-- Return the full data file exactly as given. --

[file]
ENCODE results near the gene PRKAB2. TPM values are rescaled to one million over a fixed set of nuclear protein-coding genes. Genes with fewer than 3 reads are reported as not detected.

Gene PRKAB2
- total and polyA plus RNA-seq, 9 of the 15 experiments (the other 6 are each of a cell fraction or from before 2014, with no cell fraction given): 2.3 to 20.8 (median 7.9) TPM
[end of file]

ENCODE results near the gene PRKAB2. TPM values are rescaled to one million over a fixed set of nuclear protein-coding genes. Genes with fewer than 3 reads are reported as not detected.

Gene PRKAB2
- total and polyA plus RNA-seq, 9 of the 15 experiments (the other 6 are each of a cell fraction or from before 2014, with no cell fraction given): 2.3 to 20.8 (median 7.9) TPM